Jason Aldean is going to bat for his song “Try That in a Small Town” after previously defending the track following controversy over its music video.
In an interview on “Coop’s Rockin’ Country Saturday Night” podcast, the country singer knocked critics for turning the song and its visuals “into something that it’s not” after facing backlash over the video filmed at the site of the 1927 killing of Henry Choate, an 18-year-old Black teen lynched by a mob in Tennessee.
“If you’ve got common sense, you can look at the video and see, I’m not sayin’ anything that’s not true,” explained Aldean, who previously defended himself against accusations that the track was a “pro-lynching song.”
He added, “In the video, I’m showin’ you what happened — I didn’t do it, I didn’t create it — it just happened, and I saw it, and I’m not cool with it.”
Aldean, who has kicked it with former President Donald Trump at Mar-a-Lago in recent years, noted that the controversy brought “a lot of attention” to the song and video, calling the response “pretty amazing.”
The “Try That in a Small Town” video, pulled from CMT and later edited to remove clips of Black Lives Matter demonstrations from 2020, includes images of demonstrators lighting an American flag on fire and tossing Molotov cocktails, along with other clips from various protests.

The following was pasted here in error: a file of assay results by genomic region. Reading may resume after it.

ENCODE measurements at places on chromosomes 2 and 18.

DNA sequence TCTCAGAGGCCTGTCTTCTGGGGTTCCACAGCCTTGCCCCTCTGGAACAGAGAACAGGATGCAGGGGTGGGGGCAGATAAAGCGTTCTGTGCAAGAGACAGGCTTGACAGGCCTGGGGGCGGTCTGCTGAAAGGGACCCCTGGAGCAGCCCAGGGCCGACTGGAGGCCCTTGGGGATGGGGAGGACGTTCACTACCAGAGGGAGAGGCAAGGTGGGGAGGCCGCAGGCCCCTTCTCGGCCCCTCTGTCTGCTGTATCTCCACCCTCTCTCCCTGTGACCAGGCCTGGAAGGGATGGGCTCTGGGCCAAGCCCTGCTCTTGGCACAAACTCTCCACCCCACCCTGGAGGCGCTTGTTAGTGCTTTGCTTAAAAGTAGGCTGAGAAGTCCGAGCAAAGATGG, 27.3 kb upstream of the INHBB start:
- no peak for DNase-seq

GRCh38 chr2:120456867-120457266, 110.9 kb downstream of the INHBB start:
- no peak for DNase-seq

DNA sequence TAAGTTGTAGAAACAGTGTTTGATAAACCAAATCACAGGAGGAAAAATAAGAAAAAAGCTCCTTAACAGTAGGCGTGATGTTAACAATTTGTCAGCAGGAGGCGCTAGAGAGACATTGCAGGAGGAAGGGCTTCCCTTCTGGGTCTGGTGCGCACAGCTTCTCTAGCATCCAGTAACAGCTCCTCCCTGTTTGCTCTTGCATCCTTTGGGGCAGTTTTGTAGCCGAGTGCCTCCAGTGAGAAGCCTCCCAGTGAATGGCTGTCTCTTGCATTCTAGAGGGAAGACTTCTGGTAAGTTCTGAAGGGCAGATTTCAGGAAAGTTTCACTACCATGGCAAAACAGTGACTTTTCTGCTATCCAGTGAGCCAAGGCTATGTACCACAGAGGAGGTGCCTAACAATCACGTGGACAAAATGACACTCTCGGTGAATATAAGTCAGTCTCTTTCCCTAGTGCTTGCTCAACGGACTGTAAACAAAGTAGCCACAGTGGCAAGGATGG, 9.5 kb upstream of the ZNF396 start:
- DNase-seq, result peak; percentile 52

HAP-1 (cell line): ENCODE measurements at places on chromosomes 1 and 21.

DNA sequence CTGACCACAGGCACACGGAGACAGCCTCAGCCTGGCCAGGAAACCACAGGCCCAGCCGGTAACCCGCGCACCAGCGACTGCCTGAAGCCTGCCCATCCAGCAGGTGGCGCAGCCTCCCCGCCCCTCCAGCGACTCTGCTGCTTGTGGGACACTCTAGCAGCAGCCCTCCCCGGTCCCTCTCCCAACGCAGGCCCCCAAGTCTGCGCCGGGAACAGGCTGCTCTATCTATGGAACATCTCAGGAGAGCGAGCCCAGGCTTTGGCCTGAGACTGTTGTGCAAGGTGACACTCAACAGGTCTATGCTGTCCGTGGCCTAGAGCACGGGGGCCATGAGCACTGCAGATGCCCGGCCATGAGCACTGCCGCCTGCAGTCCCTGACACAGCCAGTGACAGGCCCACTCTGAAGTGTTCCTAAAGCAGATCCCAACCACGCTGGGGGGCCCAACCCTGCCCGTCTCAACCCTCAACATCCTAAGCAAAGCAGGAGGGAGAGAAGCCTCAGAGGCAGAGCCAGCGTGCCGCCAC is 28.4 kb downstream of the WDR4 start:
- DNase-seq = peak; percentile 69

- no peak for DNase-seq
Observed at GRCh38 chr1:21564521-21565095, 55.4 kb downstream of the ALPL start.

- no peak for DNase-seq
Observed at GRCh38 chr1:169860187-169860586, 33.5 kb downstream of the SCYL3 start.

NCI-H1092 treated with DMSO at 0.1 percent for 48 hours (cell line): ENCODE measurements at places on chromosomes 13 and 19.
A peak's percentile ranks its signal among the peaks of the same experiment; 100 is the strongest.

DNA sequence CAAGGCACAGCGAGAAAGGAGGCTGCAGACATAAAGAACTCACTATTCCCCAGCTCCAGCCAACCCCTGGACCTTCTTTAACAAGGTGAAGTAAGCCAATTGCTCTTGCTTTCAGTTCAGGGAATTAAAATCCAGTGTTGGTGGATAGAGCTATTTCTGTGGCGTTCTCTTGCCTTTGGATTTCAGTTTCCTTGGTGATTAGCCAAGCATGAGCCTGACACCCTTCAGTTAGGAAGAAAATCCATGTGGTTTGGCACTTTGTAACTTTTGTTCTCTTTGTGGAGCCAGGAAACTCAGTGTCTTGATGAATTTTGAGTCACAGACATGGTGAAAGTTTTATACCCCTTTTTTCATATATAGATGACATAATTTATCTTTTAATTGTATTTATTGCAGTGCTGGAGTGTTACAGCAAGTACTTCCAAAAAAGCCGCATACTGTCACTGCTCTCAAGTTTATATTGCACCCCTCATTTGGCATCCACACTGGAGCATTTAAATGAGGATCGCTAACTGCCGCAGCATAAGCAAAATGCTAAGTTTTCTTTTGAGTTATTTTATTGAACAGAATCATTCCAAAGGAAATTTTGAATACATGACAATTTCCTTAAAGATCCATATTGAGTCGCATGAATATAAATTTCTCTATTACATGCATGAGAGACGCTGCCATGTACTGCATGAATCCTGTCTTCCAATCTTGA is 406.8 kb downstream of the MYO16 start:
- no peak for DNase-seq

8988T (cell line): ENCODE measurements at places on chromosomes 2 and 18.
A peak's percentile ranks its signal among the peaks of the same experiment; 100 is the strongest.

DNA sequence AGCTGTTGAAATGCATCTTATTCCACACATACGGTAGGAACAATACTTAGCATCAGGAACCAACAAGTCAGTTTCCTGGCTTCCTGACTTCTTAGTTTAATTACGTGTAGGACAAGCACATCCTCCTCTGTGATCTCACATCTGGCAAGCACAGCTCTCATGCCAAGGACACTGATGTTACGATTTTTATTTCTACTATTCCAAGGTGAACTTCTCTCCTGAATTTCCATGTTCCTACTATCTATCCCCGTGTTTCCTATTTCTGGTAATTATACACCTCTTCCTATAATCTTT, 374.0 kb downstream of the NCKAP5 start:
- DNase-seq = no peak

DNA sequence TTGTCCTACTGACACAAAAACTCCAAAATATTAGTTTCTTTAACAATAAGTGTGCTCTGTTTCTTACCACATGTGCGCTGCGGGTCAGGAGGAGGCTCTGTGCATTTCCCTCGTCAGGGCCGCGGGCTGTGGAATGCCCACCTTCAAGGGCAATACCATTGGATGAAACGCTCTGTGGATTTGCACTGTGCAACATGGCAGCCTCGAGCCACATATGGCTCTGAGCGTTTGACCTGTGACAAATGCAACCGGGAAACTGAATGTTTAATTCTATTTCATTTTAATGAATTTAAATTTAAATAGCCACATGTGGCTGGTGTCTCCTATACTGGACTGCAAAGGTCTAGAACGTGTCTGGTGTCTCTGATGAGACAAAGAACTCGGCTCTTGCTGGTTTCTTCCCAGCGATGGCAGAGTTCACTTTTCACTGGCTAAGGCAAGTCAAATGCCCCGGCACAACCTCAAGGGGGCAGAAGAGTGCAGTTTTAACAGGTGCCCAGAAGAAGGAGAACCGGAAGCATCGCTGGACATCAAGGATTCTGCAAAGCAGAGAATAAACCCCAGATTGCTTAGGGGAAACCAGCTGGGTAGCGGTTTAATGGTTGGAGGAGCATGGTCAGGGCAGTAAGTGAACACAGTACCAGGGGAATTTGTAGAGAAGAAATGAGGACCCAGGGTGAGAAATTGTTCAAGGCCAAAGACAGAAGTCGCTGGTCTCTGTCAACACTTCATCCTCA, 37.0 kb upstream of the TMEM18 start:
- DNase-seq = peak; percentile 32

With lyrics that warn against crossing “that line,” lighting up or stomping flags and cursing “out a cop” before spitting in their face, the song peaked at No. 1 on the Billboard Hot 100 chart this summer.
In his appearance on the podcast, Aldean said he isn’t going to “go out and explain” himself whenever there’s a take on his song or video’s meaning.
“To me, what I was seeing was wrong, and nobody would say anything, especially in the music industry or entertainment industry,” said Aldean. “It just kind of reaches a breaking point to where you’re like, ‘Man, somebody needs to say somethin’, and if nobody’s gonna do it, then I’ll be the guy.’”
However, Aldean’s song received criticism from his country music peers as well, including Sheryl Crow, who said there’s “nothing small-town or American about promoting violence.”